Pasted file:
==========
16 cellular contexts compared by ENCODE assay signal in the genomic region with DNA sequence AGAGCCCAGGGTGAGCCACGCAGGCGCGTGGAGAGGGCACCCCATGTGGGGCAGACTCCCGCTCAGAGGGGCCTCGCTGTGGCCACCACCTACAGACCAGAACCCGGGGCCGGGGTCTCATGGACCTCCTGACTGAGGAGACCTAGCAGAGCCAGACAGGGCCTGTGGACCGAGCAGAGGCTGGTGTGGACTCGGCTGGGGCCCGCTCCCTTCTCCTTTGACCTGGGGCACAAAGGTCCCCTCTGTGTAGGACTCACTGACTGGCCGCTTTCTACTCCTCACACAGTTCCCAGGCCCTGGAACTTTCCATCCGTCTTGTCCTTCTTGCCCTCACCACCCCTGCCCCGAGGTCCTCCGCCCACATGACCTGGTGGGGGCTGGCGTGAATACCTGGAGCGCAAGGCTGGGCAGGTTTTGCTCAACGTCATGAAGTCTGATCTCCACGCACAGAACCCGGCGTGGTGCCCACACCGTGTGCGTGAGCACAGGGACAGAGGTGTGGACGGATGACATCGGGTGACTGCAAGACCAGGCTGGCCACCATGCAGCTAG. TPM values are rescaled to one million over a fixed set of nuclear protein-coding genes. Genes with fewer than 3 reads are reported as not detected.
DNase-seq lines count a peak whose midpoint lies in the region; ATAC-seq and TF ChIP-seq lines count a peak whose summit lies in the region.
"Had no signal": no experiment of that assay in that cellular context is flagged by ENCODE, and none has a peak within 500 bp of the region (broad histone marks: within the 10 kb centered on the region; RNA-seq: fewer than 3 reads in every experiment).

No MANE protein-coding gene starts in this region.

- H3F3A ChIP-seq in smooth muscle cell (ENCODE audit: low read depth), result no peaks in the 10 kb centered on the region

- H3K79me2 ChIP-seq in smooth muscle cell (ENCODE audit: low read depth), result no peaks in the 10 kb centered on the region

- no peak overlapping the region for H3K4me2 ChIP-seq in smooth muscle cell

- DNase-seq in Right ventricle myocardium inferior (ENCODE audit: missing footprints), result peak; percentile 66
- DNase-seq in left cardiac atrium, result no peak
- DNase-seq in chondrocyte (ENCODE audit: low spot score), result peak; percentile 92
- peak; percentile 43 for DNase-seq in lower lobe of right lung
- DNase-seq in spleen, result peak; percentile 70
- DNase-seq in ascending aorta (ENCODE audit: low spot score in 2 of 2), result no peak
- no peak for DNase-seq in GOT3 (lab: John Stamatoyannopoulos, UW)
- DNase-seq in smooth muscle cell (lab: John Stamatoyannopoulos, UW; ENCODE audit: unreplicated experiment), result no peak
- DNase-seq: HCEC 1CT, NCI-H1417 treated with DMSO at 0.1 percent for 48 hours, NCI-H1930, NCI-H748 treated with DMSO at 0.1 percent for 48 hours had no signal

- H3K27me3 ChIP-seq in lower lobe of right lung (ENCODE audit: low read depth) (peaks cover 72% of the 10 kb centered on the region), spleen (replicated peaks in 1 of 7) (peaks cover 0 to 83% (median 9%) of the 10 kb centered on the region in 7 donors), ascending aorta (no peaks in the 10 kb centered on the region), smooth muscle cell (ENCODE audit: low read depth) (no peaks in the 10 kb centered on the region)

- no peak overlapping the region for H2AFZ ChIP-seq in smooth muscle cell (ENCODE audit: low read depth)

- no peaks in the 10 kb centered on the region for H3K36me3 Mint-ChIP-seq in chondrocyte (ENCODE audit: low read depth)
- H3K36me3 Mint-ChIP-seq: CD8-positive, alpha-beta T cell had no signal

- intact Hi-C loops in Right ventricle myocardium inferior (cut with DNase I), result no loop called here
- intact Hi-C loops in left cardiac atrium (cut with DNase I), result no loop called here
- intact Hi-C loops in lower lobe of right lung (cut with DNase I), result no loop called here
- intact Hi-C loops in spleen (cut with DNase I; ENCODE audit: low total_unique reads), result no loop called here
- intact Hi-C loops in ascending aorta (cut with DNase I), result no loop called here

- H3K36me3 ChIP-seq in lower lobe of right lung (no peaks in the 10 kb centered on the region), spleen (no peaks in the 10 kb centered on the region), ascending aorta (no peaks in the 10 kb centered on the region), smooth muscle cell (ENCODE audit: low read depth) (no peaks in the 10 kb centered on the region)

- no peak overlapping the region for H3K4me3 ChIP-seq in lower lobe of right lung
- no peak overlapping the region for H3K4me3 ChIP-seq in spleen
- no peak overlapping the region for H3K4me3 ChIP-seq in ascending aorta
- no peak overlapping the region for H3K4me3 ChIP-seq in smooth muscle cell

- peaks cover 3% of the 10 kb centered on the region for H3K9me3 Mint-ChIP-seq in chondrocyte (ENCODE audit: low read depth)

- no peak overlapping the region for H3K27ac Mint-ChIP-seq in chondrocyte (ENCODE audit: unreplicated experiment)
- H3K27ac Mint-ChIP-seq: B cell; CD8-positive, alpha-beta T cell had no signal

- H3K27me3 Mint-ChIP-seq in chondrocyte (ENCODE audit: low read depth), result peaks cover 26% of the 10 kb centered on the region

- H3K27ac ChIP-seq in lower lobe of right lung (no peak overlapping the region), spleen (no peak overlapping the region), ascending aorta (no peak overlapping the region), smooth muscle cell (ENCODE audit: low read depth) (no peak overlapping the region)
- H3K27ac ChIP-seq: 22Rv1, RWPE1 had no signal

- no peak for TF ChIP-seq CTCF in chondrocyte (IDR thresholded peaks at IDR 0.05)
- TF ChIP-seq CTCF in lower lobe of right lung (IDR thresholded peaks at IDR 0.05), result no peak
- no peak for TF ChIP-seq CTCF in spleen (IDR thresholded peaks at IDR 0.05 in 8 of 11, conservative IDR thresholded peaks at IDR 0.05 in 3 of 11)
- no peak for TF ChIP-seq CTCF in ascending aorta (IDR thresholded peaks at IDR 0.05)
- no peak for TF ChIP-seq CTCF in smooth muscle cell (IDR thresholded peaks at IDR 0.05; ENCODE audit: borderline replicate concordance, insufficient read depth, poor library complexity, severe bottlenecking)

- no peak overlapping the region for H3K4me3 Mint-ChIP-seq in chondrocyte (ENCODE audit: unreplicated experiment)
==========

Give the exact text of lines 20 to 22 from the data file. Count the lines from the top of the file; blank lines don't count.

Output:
- H3K36me3 Mint-ChIP-seq: CD8-positive, alpha-beta T cell had no signal

- intact Hi-C loops in Right ventricle myocardium inferior (cut with DNase I), result no loop called here
- intact Hi-C loops in left cardiac atrium (cut with DNase I), result no loop called here